However, the real driving force behind these measures is an attempt to shore up the Palestinian Authority which a number of Israeli politicians fear is near collapse.

Israeli Minister of Immigrant Absorption and Minister of Jerusalem Affairs Ze’ev Elkin spelt this out in a speech he recently gave at Bar-Ilan University: “The question is not if the PA collapses but when it is going to collapse,” Elkin said. “It can happen in a month or two or a year or two tops.” He was concerned about the Israeli government’s lack of concern about this, saying, “I’m not sure that the government has passed the diagnostic stage and realised the dramatic change we are facing.” He was further concerned that Abbas’ “control on the ground is diminishing”.

A major fear the Israelis have about the collapse of the PA is the end of the security cooperation Israel has enjoyed. This has reduced both its financial and physical (personnel) burden substantially. Abbas himself is committed to this cooperation calling it “sacred”. However, both the Israelis and the PA know full well that the current “rising” has been characterised by attacks that are not coordinated in any way and that are not linked to any particular faction. They are acts by individuals who for reasons only known to them decide to carry out these attacks.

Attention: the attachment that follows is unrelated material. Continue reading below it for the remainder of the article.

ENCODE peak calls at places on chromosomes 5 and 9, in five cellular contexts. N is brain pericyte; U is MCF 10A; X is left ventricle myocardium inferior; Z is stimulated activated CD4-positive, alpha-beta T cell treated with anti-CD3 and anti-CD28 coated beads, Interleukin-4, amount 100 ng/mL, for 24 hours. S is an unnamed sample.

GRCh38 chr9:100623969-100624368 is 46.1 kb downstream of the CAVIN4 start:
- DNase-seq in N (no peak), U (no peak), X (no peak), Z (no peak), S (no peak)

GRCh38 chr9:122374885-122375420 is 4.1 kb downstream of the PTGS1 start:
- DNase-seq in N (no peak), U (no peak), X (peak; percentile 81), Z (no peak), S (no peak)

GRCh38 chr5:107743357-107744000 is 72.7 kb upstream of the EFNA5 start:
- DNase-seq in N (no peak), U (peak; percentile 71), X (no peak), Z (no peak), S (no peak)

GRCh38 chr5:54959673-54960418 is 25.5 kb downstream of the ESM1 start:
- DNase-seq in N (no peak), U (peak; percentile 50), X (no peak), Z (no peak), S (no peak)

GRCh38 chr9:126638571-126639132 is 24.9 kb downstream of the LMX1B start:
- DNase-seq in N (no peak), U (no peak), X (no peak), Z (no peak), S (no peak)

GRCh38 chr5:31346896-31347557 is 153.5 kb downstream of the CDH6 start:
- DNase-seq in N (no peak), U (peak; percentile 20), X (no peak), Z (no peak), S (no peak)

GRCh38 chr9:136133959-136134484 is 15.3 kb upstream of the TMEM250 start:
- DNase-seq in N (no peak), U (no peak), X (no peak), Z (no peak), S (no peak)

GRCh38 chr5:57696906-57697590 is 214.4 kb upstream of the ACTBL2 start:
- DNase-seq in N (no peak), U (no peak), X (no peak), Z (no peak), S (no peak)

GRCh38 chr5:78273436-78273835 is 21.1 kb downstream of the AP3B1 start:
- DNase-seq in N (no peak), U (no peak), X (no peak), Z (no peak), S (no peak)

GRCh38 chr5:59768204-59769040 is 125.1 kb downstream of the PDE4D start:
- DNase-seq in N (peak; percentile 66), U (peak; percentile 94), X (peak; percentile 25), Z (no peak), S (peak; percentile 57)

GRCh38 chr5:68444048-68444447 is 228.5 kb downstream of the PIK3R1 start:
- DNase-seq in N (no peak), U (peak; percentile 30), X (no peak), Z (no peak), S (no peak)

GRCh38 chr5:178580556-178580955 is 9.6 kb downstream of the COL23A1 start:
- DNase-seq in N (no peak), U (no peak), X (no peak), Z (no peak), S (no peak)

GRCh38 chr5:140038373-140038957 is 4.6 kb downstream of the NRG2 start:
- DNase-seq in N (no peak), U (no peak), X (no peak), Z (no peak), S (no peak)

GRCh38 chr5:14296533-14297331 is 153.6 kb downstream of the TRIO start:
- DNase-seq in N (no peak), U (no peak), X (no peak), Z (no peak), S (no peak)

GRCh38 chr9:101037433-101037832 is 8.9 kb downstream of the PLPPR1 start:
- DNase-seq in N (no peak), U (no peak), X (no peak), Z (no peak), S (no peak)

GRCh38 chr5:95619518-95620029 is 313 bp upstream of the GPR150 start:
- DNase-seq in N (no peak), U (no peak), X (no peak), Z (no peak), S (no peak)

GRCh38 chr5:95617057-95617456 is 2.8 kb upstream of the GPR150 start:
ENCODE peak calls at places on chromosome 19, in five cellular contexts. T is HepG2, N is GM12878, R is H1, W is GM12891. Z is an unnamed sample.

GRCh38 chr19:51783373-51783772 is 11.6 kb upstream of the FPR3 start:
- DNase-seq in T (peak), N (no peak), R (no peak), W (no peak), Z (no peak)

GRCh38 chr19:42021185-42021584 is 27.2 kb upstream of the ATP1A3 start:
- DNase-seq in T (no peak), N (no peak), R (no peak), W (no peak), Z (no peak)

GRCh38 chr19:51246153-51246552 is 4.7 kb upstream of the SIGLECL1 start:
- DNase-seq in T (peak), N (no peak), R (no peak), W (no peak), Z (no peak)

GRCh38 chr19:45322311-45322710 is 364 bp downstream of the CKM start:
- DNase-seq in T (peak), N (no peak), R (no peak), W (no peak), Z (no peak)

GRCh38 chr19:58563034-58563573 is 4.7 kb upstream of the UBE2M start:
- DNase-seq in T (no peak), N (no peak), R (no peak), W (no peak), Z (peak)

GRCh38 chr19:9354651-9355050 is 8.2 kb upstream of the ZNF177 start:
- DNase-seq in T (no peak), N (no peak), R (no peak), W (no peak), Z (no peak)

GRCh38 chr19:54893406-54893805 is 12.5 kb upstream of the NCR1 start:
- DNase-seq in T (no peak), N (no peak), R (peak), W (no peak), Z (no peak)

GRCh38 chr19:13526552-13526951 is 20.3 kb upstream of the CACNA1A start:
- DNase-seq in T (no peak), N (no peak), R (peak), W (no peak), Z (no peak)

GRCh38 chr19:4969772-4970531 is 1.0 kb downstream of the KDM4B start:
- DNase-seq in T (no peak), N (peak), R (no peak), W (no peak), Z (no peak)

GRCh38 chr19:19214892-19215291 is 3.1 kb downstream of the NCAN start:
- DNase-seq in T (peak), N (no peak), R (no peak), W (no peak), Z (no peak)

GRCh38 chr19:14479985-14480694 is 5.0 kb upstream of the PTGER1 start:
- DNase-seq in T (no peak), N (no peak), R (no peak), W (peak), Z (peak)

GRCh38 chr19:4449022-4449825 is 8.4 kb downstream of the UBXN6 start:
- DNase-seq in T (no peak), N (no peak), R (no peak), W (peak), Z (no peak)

The recent “sweeteners” offered by Israel are unlikely to bring an end to what Palestinians claim to be an intifada which has lasted five months and has seen over 180 mostly young people lose their lives to Israeli fire. Neither these nor any talk of “economic peace” come anywhere near convincing the Palestinians that attaining their legitimate rights is around the corner.

Israel again either fails to grasp the reasons behind this intifada or knows full well what they are but chooses to deal with it in an illogical and brutal way, thinking this will end it. Take Education Minister Naftali Bennett’s claim at a recent Israeli cabinet meeting that Palestinians are not preventing their children from committing stabbing attacks because “they know parents of slain assailants receive a grant and a stipend from the Palestinian Authority”.